The Centre for Social Concern (CfSC) has asked Treasury to consider effecting another minimum wage hike as a way of cushioning low-paid workers from the impact of the Covid-10 pandemic.
In its analysis of the 2021/22 National Budget proposal, the centre argues that Treasury’s move to increase the minimum wage to K50 000 in the 2020/21 financial year, which was effected in January 2021, did not help to improve the standard of living of low paid Malawians.
In an interview with Business News on Thursday, CfSC economic governance officer Benard Mphepo observed that at the time of implementing the minimum wage hike in July 2020, the cost of living was K164 316 but it increased to K214 914 in January 2021.
He said: “While government was applauded by an increase in minimum wage, it is sad to note that the increase in minimum wage did not help to improve the standard of living of poor low paid Malawians.
“This, therefore, necessitates another proposal of increase in minimum wage in this forthcoming budget despite the impact of covid-19 pandemic.”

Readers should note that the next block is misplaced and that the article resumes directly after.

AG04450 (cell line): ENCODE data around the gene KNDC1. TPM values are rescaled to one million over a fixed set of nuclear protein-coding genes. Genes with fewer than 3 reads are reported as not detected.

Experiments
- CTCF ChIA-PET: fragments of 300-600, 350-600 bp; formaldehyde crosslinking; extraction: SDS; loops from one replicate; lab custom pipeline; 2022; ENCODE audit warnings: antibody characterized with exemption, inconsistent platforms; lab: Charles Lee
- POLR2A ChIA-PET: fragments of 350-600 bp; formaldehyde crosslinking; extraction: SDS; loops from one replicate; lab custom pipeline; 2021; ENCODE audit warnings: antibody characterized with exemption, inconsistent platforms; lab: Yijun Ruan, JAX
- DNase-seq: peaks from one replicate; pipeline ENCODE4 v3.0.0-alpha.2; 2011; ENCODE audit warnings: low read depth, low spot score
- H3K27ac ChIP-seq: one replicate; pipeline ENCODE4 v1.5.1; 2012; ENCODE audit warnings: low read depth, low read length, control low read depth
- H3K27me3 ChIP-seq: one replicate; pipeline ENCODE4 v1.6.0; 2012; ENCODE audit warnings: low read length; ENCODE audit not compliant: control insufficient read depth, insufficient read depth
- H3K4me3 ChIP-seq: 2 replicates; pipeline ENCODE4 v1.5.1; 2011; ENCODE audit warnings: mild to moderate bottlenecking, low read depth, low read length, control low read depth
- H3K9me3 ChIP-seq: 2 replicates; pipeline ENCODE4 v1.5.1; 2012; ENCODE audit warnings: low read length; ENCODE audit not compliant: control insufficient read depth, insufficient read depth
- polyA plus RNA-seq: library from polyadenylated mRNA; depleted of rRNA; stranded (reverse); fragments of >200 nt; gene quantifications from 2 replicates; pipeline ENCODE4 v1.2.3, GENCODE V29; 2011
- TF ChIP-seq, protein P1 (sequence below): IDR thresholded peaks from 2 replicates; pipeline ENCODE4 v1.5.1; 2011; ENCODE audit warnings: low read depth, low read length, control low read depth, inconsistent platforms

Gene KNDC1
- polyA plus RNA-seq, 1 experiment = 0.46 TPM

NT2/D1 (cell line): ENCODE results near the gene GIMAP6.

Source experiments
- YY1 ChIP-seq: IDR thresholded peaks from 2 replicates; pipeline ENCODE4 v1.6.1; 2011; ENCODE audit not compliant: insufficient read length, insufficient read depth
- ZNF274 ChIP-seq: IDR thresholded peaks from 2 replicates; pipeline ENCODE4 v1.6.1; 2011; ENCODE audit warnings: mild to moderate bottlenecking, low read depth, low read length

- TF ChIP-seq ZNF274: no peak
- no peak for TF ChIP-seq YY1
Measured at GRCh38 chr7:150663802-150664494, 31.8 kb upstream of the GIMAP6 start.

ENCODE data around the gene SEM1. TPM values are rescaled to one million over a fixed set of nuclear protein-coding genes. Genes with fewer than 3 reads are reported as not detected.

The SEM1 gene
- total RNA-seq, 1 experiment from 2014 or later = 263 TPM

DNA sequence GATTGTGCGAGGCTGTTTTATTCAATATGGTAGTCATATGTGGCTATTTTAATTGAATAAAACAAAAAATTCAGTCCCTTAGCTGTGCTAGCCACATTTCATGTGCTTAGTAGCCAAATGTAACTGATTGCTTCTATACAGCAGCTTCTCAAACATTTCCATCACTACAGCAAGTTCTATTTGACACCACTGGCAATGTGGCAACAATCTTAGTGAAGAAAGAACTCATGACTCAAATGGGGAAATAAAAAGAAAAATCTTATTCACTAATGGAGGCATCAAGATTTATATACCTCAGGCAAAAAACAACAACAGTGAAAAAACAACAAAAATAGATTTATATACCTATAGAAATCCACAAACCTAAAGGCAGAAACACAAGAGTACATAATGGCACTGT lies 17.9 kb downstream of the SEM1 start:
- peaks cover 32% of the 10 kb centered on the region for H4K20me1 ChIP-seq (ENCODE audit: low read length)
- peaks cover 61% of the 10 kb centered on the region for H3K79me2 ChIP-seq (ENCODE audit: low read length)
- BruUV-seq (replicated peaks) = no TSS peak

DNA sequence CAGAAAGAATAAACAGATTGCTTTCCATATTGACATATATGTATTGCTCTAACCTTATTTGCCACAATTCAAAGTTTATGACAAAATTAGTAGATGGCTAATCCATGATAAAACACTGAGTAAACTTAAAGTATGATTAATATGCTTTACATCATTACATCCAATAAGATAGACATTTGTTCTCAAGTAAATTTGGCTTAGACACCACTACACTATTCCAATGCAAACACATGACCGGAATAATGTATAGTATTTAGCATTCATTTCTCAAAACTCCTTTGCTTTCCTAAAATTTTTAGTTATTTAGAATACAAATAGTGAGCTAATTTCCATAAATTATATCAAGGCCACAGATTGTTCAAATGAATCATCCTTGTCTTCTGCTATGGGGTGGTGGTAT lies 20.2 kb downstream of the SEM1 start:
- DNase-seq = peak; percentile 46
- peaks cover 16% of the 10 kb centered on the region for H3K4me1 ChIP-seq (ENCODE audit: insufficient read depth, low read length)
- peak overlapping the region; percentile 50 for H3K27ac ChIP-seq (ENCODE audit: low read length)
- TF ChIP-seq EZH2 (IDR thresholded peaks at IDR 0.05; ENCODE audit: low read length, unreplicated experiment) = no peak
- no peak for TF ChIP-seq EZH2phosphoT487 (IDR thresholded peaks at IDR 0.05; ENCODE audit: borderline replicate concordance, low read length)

Mphepo said the current minimum wage of K50 000 is not adequate to support employed Malawians to move out of poverty.
“An increase in minimum wage is one of the initiatives that government must implement to bail Malawians out of poverty.”
Meanwhile, rising food prices have continued to push up inflation with the first quarter headline inflation averaging 8.4 percent, 0.3 percentage points shy of the 3.1 percent that Reserve Bank of Malawi (RBM) had earlier projected for the period.
The rising inflation has been exacerbated anite by the weakening of the Malawi kwacha against the US dollar and rising fuel prices, which averaged 28 percent on December 16 2020 and 11 percent on March 9 2021.
Consumers Association of Malawi executive director John Kapito said earlier that consumers should brace for tough times ahead as the kwacha continues to weaken amid rising global fuel prices.
He said:” Our surveys have revealed that most of the high food prices have been triggered by the high transport costs.”